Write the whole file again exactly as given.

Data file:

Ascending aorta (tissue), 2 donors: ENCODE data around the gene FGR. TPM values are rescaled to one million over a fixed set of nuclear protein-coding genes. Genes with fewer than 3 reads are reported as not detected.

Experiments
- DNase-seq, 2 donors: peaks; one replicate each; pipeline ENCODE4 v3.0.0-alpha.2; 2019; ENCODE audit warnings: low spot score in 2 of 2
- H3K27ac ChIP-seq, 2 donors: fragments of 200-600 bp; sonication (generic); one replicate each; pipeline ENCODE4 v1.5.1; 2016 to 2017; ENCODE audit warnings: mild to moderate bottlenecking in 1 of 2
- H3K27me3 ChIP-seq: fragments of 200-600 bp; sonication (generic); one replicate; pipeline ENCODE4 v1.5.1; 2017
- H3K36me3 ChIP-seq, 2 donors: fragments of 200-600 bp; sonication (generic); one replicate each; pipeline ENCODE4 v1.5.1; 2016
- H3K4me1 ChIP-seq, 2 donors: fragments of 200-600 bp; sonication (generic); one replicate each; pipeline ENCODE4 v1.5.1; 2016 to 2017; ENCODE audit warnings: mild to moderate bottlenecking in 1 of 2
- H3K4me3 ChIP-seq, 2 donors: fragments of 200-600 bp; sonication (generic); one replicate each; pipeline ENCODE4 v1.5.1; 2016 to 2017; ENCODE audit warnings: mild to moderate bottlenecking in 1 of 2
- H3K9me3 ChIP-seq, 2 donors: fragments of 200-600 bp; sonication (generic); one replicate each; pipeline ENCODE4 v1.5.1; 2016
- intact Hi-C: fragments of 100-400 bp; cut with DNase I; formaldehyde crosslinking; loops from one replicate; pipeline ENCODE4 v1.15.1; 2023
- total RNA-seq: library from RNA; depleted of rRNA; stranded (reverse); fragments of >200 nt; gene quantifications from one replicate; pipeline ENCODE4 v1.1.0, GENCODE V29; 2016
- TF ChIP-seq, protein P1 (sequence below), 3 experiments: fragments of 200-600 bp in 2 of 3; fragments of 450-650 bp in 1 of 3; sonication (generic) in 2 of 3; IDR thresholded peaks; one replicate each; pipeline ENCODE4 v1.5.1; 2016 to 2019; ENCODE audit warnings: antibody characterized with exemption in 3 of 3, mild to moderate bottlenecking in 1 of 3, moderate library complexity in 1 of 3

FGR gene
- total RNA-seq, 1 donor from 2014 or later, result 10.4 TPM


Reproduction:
Ascending aorta (tissue), 2 donors: ENCODE data around the gene FGR. TPM values are rescaled to one million over a fixed set of nuclear protein-coding genes. Genes with fewer than 3 reads are reported as not detected.

Experiments
- DNase-seq, 2 donors: peaks; one replicate each; pipeline ENCODE4 v3.0.0-alpha.2; 2019; ENCODE audit warnings: low spot score in 2 of 2
- H3K27ac ChIP-seq, 2 donors: fragments of 200-600 bp; sonication (generic); one replicate each; pipeline ENCODE4 v1.5.1; 2016 to 2017; ENCODE audit warnings: mild to moderate bottlenecking in 1 of 2
- H3K27me3 ChIP-seq: fragments of 200-600 bp; sonication (generic); one replicate; pipeline ENCODE4 v1.5.1; 2017
- H3K36me3 ChIP-seq, 2 donors: fragments of 200-600 bp; sonication (generic); one replicate each; pipeline ENCODE4 v1.5.1; 2016
- H3K4me1 ChIP-seq, 2 donors: fragments of 200-600 bp; sonication (generic); one replicate each; pipeline ENCODE4 v1.5.1; 2016 to 2017; ENCODE audit warnings: mild to moderate bottlenecking in 1 of 2
- H3K4me3 ChIP-seq, 2 donors: fragments of 200-600 bp; sonication (generic); one replicate each; pipeline ENCODE4 v1.5.1; 2016 to 2017; ENCODE audit warnings: mild to moderate bottlenecking in 1 of 2
- H3K9me3 ChIP-seq, 2 donors: fragments of 200-600 bp; sonication (generic); one replicate each; pipeline ENCODE4 v1.5.1; 2016
- intact Hi-C: fragments of 100-400 bp; cut with DNase I; formaldehyde crosslinking; loops from one replicate; pipeline ENCODE4 v1.15.1; 2023
- total RNA-seq: library from RNA; depleted of rRNA; stranded (reverse); fragments of >200 nt; gene quantifications from one replicate; pipeline ENCODE4 v1.1.0, GENCODE V29; 2016
- TF ChIP-seq, protein P1 (sequence below), 3 experiments: fragments of 200-600 bp in 2 of 3; fragments of 450-650 bp in 1 of 3; sonication (generic) in 2 of 3; IDR thresholded peaks; one replicate each; pipeline ENCODE4 v1.5.1; 2016 to 2019; ENCODE audit warnings: antibody characterized with exemption in 3 of 3, mild to moderate bottlenecking in 1 of 3, moderate library complexity in 1 of 3

FGR gene
- total RNA-seq, 1 donor from 2014 or later, result 10.4 TPM